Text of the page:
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Nipkow disk (wikipedia.org)
42 points by Hooke 80 days ago | hide | past | web | favorite | 20 comments

Here is an excellent in-depth explanation of the concept from one of my favorite educational YouTube channels - Technology Connections: https://youtu.be/v5OANXk-6-w

I just watched that and have to agree, an excellent in-depth explanation it was indeed, with a lovely demonstration.

A descendant of this guy is hard at work in theorem proving: http://www21.in.tum.de/~nipkow/

Is this a joke or is Tobias a (great) grandson of Paul Gottlieb's?

Not a joke. I asked him about that (quite) a few years ago, and he indeed is :-)

William Osman tried to build a mechanical display around these: https://www.youtube.com/watch?v=R96TtG5FCTU

He seems to really be overcomplicating its construction with all those fancy 21st century electronics when in reality you can build it with early 20th century materials.

I wonder if a camera obscura would be enough to create the focused image instead of having to bother with lenses.

Probably, but that would require even more light.

Set appropriate expectations before you watch this video, it was definitely educative and entertaining, but the emphasis is on 'tried'. I was a little disappointed that it didn't actually end up working.

Thanks for this, I have been trying to remember the term 'confocal microscopy' for a while. https://en.wikipedia.org/wiki/Confocal_microscopy

This is a really good short educational video about the invention of television:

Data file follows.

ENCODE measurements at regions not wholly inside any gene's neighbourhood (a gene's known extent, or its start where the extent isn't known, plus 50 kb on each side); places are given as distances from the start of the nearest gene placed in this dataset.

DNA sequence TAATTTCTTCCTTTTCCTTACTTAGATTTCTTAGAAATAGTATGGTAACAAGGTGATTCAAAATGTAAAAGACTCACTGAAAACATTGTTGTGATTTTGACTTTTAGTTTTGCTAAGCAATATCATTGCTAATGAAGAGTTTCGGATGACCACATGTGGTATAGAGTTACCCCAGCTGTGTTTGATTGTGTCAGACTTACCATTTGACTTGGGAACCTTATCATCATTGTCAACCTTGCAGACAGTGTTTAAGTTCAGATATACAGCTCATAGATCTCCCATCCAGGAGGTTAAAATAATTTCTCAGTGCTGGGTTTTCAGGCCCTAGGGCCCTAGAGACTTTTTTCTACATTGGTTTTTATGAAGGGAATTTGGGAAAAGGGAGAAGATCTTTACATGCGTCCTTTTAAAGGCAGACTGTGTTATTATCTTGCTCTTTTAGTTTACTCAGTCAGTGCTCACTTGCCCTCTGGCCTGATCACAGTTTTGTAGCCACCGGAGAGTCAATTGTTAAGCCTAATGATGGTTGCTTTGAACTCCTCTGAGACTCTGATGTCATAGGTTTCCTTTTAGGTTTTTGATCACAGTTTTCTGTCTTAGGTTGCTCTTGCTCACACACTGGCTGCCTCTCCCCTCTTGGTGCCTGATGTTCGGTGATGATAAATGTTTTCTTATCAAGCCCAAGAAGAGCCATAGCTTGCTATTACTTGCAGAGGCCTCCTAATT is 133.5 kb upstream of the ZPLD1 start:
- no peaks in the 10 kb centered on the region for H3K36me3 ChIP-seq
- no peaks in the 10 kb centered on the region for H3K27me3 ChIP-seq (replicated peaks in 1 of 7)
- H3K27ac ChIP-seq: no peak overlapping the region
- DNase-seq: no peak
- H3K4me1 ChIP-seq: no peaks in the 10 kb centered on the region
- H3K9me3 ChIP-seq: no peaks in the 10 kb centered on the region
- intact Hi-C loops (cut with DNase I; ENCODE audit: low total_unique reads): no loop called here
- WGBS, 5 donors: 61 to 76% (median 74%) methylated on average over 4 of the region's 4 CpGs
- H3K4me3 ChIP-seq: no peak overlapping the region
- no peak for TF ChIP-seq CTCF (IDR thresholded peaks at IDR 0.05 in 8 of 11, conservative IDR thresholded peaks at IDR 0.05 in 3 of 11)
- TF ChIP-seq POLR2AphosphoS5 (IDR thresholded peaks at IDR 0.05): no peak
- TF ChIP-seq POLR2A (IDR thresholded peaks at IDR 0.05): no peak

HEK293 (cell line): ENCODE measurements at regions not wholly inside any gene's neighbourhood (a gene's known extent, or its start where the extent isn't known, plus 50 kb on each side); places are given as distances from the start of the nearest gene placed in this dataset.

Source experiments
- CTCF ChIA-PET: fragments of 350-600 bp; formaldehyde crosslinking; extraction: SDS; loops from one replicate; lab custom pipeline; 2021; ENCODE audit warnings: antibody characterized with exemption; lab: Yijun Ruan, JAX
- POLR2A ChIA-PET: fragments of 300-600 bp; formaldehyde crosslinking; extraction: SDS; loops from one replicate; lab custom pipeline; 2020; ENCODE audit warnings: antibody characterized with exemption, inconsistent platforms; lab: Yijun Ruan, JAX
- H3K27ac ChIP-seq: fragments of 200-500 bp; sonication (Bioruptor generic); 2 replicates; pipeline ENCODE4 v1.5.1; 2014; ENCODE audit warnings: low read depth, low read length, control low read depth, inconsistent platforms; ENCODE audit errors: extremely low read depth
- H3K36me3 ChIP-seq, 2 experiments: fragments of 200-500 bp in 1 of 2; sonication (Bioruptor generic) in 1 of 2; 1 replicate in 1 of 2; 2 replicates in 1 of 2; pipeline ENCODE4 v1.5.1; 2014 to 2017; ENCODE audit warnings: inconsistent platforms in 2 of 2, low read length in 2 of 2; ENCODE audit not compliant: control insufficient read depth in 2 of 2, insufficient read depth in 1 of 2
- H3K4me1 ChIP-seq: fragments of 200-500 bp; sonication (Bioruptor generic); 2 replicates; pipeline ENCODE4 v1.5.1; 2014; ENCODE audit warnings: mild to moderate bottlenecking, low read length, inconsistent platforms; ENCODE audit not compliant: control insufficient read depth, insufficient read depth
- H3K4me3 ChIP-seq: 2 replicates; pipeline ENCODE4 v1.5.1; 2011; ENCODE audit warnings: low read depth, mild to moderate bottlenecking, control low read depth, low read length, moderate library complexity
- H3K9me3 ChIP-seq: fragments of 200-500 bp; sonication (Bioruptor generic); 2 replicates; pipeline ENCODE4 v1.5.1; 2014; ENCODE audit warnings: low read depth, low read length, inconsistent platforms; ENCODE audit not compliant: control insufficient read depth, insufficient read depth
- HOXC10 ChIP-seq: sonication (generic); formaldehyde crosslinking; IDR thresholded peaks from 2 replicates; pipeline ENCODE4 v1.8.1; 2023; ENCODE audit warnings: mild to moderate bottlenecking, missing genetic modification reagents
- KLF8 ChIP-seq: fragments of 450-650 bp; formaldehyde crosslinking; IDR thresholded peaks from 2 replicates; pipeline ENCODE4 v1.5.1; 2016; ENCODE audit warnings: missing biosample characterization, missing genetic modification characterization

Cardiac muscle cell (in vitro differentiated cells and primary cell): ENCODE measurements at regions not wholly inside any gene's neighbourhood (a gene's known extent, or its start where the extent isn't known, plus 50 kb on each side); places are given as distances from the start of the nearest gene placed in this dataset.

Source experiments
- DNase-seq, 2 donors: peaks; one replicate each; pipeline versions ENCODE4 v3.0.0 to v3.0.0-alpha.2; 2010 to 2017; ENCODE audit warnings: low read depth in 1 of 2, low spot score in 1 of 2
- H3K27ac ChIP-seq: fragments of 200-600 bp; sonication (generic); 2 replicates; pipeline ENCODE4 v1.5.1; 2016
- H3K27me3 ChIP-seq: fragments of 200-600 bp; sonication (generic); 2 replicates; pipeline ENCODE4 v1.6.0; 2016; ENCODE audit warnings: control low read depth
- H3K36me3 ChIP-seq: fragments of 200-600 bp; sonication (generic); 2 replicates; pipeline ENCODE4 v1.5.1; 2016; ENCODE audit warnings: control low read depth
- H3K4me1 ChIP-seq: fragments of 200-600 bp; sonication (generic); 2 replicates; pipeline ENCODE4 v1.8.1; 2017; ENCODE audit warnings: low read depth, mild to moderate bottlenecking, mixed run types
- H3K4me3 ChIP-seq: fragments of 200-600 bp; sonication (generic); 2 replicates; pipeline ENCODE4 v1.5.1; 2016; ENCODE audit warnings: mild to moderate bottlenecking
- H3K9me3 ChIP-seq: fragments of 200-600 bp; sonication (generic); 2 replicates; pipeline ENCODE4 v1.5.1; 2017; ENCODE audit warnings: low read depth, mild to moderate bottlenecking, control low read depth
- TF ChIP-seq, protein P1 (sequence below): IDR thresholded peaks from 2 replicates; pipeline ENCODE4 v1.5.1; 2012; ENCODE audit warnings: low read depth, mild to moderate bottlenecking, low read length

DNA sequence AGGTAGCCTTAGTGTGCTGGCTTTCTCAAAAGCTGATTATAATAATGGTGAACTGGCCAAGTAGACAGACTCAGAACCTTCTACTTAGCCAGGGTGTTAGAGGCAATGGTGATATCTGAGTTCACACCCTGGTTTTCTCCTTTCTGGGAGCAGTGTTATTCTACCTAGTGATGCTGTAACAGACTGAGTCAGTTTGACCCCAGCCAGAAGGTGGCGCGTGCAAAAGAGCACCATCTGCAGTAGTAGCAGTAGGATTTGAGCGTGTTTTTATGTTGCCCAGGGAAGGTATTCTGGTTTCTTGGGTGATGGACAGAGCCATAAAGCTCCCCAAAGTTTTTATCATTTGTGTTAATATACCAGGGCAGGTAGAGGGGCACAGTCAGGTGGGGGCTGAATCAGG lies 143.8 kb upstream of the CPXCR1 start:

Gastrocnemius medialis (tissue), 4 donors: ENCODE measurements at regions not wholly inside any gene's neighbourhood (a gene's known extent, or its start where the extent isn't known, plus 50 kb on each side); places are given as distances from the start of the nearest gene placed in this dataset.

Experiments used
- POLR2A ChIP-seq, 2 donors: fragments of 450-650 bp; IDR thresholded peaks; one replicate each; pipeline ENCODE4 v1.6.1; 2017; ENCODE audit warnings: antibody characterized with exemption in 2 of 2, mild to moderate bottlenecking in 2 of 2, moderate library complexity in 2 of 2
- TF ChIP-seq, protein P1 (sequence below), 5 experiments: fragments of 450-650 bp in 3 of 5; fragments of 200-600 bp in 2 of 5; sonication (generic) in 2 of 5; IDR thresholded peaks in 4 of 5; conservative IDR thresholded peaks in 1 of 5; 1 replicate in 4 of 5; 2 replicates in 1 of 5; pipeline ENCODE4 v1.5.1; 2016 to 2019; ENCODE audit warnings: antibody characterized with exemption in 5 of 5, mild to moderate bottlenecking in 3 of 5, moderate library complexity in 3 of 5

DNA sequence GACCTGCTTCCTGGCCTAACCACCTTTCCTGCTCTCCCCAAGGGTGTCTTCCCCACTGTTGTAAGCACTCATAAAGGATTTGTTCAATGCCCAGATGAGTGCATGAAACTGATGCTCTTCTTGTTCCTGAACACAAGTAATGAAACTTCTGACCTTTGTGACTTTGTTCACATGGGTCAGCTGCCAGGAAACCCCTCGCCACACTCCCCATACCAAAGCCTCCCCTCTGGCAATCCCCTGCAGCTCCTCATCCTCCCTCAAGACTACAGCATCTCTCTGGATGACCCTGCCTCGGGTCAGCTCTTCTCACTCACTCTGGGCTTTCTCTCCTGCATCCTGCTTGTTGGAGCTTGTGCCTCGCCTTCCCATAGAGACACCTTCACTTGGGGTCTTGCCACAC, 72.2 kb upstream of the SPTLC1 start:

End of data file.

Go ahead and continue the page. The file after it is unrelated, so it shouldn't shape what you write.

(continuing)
This is very similar to the old fax machines, that had a needle over a rotating text on a wax cylinder and reproduced the needle up-down on the other end with a pen. Predated telegraph etc.

I don't understand why you have to approximate straight scanlines by using a fraction of a really large disk. What's the disadvantage in using a smaller disk and letting the scanlines be curved?

With the large disk, the difference between the (linear) velocities of different holes is smaller.

I would use a drum instead. You can make the scanlines near-perfectly linear if you look from a right angle.

Could it be possible to use this mechanism to create a type of X-ray or gamma ray camera? Perhaps using a lead disc.

The spelling of disk, with a K, intrigues me, since I was under the impression that disk-with-a-K was short for "diskette", meaning a circular spinning object protected inside an outer casing.

Circular flat objects are spelled disc, with a C.

Hence floppy disk, hard disk, but compact disc.

(MiniDisc is the only exception to this rule that I can think of, probably because it is a trade mark.)

Seems Wikipedia has a dedicated article on the subject!


Relevant bit:

> in the case of flat, rotational data storage media the convention is that the spelling disk is used for magnetic storage (e.g. hard disks) while disc is used for optical storage (e.g. compact discs, better known as CDs). When there is no clear convention, the spelling disk is more popular in American English, while the spelling disc is more popular in British English.

I should have known, Wikipedia knows everything.

I didn't know that disk = diskette was a British thing! And I am British. So I guess that makes sense.

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